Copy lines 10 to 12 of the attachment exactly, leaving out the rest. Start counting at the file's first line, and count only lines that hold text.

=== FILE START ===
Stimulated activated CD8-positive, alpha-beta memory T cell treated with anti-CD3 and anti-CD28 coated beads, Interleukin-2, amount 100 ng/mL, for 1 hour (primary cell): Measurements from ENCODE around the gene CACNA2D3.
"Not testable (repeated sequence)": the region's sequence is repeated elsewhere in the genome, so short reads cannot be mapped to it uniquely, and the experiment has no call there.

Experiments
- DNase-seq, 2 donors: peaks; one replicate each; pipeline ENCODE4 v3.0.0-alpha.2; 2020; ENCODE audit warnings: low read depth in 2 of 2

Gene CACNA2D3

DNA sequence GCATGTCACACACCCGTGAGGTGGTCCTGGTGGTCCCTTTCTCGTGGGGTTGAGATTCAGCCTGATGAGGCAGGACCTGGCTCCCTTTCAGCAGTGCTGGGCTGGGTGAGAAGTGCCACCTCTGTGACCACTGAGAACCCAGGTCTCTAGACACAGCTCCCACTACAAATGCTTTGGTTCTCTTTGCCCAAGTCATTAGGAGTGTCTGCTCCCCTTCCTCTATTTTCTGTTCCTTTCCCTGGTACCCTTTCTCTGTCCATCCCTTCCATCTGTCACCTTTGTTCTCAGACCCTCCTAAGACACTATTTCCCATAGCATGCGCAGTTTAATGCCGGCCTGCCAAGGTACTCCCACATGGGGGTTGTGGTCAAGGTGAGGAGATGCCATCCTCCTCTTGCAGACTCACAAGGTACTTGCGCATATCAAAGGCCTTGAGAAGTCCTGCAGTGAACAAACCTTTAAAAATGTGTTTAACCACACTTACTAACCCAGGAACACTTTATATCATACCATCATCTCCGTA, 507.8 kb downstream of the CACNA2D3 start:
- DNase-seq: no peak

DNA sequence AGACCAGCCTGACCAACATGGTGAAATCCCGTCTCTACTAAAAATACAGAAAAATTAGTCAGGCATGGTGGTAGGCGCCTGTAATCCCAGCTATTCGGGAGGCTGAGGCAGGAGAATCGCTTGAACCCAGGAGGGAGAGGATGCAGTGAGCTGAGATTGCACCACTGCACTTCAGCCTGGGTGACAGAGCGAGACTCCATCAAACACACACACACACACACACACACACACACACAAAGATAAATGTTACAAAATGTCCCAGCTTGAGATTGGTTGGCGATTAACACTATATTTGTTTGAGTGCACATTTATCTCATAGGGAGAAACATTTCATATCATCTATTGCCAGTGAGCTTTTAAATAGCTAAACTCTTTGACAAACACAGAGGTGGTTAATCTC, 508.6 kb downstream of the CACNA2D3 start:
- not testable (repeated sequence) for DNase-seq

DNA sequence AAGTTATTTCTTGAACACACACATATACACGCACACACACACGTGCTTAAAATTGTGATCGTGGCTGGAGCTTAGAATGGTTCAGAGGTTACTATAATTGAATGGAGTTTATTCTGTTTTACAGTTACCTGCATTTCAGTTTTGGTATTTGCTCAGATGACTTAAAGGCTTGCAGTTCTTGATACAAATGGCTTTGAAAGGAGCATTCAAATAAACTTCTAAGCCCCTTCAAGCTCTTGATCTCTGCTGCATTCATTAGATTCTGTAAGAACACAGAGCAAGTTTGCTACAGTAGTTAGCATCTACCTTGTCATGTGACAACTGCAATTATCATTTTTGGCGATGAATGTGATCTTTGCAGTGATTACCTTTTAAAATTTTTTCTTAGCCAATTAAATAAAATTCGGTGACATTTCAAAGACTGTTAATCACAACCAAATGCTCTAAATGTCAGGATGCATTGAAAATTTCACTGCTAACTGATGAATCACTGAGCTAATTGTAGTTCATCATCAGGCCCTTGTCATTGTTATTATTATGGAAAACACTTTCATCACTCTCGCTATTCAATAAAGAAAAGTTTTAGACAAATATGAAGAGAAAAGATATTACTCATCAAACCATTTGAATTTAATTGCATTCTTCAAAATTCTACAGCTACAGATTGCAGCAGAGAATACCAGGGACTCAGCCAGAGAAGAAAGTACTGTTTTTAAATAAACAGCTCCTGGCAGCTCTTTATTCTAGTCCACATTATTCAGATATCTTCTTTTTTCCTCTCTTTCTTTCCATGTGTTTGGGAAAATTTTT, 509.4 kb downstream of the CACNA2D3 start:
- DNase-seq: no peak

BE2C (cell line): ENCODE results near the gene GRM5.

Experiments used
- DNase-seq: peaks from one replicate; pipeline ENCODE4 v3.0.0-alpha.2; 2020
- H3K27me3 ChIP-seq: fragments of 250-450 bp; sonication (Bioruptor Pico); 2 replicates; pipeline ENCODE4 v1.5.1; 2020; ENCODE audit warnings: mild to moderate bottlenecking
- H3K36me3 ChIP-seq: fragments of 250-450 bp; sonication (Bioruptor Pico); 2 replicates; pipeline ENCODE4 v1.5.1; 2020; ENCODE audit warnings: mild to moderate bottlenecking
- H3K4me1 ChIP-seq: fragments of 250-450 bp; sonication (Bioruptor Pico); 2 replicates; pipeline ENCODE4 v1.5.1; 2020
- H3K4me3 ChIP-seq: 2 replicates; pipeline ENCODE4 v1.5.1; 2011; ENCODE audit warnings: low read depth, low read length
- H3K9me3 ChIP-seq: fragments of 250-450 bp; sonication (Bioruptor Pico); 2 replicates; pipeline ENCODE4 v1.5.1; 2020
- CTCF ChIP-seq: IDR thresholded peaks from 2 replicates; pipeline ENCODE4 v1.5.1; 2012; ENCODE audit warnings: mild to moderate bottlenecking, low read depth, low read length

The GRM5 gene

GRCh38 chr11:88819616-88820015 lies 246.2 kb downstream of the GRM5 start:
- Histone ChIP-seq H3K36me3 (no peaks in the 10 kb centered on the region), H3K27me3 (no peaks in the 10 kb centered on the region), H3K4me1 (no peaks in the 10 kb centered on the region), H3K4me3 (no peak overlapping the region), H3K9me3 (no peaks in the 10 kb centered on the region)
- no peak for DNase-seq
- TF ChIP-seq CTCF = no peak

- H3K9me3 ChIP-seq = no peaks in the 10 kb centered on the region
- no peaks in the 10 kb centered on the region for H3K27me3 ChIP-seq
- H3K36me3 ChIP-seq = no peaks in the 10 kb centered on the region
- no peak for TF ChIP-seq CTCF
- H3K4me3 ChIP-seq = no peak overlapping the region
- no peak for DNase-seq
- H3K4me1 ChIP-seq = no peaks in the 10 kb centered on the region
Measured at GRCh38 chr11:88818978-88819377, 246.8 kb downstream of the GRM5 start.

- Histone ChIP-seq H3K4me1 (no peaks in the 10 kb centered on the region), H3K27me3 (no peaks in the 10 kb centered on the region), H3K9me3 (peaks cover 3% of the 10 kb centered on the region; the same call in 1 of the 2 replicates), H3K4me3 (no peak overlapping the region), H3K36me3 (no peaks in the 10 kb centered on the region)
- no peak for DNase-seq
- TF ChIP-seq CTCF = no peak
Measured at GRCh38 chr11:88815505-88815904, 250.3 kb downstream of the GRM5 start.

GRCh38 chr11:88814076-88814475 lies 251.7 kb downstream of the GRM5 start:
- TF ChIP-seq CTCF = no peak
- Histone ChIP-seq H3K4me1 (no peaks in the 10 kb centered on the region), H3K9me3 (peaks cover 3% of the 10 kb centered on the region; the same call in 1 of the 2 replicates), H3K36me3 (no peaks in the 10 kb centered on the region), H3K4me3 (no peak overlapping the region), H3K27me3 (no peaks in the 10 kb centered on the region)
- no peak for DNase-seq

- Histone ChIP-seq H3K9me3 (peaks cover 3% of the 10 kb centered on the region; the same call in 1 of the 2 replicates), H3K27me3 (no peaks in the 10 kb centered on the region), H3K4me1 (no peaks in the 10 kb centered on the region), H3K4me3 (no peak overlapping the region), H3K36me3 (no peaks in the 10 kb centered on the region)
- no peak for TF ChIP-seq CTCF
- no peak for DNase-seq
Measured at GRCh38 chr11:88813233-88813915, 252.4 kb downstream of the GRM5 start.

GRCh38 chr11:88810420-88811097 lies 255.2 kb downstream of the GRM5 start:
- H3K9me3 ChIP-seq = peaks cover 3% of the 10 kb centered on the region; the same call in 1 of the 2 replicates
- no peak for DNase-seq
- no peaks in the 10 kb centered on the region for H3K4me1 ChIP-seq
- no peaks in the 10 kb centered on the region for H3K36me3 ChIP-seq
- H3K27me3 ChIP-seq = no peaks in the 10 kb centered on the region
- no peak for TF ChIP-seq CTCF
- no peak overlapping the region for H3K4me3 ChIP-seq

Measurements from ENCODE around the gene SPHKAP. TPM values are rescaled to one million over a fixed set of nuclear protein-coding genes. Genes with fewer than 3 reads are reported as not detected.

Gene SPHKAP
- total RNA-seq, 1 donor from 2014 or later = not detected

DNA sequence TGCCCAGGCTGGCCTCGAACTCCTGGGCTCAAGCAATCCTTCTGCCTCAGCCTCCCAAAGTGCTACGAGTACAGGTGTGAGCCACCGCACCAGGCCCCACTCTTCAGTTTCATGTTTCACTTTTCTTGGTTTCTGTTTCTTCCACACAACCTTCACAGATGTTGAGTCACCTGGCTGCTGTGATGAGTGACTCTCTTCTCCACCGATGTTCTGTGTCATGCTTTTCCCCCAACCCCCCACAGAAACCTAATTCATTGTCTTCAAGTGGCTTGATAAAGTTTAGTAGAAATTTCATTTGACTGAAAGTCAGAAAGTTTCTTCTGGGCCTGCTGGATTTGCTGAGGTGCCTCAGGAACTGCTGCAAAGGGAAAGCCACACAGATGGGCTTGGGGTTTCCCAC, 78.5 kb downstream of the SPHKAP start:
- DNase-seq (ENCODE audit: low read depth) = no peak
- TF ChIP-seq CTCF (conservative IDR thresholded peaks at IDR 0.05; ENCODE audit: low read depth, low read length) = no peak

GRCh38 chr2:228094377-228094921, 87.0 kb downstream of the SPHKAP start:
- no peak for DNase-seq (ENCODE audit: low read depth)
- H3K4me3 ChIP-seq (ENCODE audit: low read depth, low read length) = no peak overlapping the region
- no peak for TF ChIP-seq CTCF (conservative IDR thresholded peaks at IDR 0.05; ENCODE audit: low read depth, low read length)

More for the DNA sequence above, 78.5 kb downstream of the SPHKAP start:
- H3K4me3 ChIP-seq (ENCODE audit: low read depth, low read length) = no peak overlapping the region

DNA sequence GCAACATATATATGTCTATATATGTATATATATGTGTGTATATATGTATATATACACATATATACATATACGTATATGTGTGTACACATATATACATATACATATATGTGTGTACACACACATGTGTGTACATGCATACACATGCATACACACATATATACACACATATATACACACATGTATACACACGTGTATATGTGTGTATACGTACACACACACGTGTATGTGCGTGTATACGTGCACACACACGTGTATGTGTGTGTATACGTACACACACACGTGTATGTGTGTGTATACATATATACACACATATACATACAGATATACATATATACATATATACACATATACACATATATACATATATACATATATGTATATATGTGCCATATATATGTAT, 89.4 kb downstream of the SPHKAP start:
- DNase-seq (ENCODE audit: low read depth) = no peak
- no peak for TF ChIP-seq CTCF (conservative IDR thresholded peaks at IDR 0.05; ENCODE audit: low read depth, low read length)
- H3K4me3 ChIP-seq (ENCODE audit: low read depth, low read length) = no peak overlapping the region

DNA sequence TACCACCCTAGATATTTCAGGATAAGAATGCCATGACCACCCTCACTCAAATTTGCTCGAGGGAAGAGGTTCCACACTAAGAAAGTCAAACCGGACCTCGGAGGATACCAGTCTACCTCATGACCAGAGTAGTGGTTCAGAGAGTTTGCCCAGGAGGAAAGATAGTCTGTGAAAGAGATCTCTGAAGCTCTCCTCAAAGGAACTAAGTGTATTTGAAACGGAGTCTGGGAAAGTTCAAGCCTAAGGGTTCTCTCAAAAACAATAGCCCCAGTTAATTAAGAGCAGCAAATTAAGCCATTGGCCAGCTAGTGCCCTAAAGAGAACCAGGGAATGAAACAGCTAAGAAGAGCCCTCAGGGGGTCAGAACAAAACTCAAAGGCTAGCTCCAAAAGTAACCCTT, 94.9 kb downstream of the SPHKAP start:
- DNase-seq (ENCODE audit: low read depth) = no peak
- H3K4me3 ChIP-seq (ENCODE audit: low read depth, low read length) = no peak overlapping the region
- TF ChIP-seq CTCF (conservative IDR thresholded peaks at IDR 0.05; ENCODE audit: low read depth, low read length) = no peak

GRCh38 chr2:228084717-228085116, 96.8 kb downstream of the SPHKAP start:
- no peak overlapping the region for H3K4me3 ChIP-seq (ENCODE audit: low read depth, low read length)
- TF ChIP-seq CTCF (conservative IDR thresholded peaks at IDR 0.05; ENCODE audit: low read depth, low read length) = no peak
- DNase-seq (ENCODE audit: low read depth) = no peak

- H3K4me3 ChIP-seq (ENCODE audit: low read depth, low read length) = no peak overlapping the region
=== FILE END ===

DNA sequence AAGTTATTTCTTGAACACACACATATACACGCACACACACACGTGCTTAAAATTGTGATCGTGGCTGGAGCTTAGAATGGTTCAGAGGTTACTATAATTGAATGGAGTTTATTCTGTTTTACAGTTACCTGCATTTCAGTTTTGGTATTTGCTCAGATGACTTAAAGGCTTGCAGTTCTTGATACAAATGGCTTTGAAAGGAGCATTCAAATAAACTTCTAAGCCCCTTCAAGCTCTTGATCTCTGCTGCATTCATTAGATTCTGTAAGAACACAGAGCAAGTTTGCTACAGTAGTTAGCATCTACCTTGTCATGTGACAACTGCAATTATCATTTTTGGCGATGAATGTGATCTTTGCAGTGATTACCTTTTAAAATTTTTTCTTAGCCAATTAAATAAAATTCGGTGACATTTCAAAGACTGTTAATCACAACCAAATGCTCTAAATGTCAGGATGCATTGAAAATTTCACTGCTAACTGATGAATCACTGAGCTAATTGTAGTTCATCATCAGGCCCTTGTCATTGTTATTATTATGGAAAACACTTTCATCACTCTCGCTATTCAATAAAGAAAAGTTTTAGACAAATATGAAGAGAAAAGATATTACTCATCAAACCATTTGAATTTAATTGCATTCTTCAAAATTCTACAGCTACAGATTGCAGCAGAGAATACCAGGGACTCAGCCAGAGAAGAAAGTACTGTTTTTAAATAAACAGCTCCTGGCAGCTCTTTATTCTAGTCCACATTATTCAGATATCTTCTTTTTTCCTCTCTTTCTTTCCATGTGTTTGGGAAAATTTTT, 509.4 kb downstream of the CACNA2D3 start:
- DNase-seq: no peak

BE2C (cell line): ENCODE results near the gene GRM5.